Various shrubs, particularly willow, were present locally in low abundance throughout the postglacial. One exception is heath plants, which show increased abundance at almost all sites in the last several hundred years. This abundance coincides with extremely high values for Sphagnum spores, indicating a shift to bog conditions as opposed to wetter fen environments which are characterized by abundant sedges and grasses. Thibaudeau and Lost Moose sites show these shifts particularly well. The pollen accumulation rates also suggest a shift to bog conditions, with a decline in spruce trees locally as bogs became more prevalent.
Controls on peat distribution and thickness
Peat deposits dominate the landscape in this region, but they differ greatly in thickness, as can be seen from the data presented here. In areas of continuous organic terrain, peat ranges to 400 cm in thickness. On a regional scale, fen peat is considerably thinner (maximum 1.5-2 m) than bog peat (2-4 m). As well as peat type, the substrate type, topography, and time available for peat growth are other factors controlling thickness. For each major peatland class shown on Figure 1, peat is thickest on impermeable silty till, on glaciolacustrine clay and marine silt, and where terrain is flattest; data acquired through mapping shows that peat is thinnest on moraines and other sloping terrain, and absent on eskers, raised beaches, and sandy till.
There is some relationship between peat thickness and elevation above sea level, a measure of time available for peat accumulation since land emergence, although there is a considerable amount of site to site variation apparent on Figure 8, most of which is due to topographic factors. Areas near the coast that lie below an elevation of 15 m emerged less than 1500 years ago (Dredge and Nixon, 1992), and do not have substantive peat deposits, with peat thicknesses varying between 0 and 10 cm. Peat in areas between elevations of 15, 30, 60 , and 90 m that emerged about 1500, 2500, 4500, and 6000 years ago respectively, have corresponding increases in peat thicknesses from 25 to 50 to 100 to 150 cm respectively. Average peat thicknesses between elevations of 120 m and 140 m, the upper limit of postglacial marine emergence in the study area, are generally slightly lower, possibly because drainage is better due to a greater slope of the land, and the presence of large beach-ridge complexes. Above 140 m, peat thickness varies greatly due to local slope changes on broad moraines underlying Glacial Lake Agassiz clays.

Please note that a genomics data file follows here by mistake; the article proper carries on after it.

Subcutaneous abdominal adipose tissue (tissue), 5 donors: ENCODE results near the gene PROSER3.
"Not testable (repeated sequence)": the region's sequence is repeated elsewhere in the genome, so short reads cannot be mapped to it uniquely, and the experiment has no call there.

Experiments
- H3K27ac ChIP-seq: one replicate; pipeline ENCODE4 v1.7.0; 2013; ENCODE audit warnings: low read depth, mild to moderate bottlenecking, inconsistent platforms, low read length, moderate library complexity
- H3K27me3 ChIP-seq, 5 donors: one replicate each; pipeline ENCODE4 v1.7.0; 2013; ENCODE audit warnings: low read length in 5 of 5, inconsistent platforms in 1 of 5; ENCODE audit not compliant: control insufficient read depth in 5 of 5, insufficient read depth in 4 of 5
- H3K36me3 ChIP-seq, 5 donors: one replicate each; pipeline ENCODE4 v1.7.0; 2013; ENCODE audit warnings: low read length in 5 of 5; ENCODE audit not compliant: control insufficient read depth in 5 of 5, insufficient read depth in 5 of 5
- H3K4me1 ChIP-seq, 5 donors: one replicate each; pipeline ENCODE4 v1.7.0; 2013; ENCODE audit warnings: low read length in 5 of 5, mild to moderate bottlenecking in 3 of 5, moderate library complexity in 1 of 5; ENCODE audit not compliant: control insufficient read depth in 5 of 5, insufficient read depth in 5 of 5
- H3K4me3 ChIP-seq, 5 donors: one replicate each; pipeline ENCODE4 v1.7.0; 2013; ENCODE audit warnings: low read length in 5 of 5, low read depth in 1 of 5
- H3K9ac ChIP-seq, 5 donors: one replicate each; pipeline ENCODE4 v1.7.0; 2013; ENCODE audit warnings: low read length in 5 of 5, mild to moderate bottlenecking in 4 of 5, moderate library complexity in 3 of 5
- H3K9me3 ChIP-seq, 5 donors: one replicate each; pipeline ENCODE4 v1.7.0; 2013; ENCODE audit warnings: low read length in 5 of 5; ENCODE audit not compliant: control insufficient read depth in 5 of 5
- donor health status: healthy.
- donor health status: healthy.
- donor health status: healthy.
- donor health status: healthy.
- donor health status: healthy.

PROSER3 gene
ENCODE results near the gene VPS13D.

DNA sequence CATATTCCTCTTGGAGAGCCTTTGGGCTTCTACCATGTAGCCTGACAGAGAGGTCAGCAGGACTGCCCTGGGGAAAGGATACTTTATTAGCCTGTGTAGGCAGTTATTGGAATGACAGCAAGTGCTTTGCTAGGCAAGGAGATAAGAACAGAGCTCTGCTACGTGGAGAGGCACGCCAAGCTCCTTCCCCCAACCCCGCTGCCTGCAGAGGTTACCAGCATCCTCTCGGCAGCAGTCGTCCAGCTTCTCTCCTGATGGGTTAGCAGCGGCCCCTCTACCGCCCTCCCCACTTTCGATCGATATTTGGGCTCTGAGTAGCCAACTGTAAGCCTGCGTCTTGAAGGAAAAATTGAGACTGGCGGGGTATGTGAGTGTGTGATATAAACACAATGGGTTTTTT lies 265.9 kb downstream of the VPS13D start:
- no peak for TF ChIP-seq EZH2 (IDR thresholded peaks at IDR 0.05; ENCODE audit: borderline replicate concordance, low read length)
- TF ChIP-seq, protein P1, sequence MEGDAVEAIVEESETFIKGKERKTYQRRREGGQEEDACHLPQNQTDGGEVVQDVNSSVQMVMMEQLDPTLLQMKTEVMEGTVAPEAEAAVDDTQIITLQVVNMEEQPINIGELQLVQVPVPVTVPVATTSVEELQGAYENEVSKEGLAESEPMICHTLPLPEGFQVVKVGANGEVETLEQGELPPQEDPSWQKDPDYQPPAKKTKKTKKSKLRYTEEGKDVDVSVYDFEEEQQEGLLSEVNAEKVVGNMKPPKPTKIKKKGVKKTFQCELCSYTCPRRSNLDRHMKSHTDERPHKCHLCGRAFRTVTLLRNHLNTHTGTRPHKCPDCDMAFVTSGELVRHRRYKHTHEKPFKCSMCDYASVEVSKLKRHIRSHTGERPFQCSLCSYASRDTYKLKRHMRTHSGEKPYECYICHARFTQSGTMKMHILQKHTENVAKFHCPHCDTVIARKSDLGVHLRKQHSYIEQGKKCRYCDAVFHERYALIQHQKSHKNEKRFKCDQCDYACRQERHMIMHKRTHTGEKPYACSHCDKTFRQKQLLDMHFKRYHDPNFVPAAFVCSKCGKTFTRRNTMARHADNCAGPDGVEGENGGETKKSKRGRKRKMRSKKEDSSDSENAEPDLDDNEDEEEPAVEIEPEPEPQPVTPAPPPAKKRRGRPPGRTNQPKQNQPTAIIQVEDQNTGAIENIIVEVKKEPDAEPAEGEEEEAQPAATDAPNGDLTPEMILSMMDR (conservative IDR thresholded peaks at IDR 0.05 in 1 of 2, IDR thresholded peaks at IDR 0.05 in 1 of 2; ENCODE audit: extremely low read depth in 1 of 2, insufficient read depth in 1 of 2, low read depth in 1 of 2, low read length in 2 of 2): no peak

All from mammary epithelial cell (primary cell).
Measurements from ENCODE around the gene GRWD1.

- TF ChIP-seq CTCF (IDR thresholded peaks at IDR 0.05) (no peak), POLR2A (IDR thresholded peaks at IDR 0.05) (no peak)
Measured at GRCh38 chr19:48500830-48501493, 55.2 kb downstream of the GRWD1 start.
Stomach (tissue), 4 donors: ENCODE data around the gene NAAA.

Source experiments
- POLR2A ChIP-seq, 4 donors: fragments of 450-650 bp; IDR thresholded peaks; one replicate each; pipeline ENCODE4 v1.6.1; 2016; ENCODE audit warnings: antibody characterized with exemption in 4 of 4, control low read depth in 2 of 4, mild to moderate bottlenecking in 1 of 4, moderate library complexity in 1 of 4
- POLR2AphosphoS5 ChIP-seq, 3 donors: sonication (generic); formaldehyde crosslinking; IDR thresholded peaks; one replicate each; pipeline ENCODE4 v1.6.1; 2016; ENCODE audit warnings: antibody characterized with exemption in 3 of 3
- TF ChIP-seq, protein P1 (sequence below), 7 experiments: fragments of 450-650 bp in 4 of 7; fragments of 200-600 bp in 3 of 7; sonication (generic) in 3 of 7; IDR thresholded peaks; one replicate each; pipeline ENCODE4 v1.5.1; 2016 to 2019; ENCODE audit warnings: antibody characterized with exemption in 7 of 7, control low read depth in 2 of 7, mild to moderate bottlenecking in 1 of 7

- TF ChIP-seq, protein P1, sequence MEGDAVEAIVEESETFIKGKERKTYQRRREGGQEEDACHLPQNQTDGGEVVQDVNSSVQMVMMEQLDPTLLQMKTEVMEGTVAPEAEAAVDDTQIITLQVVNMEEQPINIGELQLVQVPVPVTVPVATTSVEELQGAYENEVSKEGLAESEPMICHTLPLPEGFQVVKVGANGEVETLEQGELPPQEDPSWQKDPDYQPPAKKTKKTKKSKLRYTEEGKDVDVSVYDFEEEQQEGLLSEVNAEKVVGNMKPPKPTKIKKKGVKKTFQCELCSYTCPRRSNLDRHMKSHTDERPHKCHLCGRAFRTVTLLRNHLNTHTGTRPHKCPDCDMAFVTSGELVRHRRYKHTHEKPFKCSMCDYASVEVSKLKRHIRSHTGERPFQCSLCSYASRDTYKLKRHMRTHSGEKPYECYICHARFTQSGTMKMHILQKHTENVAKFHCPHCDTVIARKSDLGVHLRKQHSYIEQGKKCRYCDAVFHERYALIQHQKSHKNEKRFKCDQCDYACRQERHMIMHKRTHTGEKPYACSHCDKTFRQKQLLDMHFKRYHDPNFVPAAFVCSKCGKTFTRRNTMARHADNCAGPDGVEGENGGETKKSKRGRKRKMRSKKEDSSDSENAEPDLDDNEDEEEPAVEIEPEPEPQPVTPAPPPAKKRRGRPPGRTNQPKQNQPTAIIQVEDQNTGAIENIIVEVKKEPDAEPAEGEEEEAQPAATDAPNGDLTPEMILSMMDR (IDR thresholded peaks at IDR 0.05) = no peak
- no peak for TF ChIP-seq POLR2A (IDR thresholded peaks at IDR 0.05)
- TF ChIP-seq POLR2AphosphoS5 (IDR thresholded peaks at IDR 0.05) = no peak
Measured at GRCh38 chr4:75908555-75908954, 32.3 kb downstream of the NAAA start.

Flat fens are the dominant peat type on terrain below an elevation of 30 m (i.e., land that emerged less than 2500 years ago). Plateau bogs are common on older, higher terrain. This may be an areal expression of the same succession found in the vertical peat cores, discussed below. The time period for development of peat plateaus determined from the cores is similar to that proposed for development of bogs at Port Nelson (2000 years; Tarnocai, 1982), and the time of development of sphagnum bog at Herchmer (2200 years), although Kuhry (1998) attributed this change to climatic factors and permafrost development rather than to plant succession.